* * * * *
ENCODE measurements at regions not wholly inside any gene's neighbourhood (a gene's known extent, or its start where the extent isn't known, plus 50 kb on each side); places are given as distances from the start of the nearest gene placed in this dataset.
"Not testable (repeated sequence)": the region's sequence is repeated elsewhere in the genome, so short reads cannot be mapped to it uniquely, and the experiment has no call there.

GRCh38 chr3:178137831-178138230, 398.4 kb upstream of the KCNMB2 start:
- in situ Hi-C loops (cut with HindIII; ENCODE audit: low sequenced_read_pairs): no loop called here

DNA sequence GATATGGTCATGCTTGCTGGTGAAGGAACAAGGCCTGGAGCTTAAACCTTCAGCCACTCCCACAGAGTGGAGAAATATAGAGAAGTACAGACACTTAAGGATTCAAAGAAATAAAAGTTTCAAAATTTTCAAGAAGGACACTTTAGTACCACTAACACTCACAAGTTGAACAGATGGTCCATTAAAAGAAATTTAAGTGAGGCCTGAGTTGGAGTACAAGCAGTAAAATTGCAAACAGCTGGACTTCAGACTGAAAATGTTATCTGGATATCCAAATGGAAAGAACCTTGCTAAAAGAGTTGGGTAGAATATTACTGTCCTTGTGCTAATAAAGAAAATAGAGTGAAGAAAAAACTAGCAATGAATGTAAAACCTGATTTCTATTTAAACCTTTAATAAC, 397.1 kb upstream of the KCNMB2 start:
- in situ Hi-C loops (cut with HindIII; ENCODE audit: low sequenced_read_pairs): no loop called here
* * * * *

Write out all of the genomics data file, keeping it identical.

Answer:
ENCODE measurements at regions not wholly inside any gene's neighbourhood (a gene's known extent, or its start where the extent isn't known, plus 50 kb on each side); places are given as distances from the start of the nearest gene placed in this dataset.
"Not testable (repeated sequence)": the region's sequence is repeated elsewhere in the genome, so short reads cannot be mapped to it uniquely, and the experiment has no call there.

GRCh38 chr3:178137831-178138230, 398.4 kb upstream of the KCNMB2 start:
- in situ Hi-C loops (cut with HindIII; ENCODE audit: low sequenced_read_pairs): no loop called here

DNA sequence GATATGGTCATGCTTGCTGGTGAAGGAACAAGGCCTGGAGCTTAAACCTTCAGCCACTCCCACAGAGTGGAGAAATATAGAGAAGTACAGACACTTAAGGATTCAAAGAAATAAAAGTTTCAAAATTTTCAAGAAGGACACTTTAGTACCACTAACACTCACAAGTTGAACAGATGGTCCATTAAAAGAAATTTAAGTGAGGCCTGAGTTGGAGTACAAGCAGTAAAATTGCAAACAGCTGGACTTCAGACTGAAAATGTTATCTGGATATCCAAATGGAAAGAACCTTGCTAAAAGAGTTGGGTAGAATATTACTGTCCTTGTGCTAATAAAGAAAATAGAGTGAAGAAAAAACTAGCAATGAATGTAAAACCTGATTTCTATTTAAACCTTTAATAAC, 397.1 kb upstream of the KCNMB2 start:
- in situ Hi-C loops (cut with HindIII; ENCODE audit: low sequenced_read_pairs): no loop called here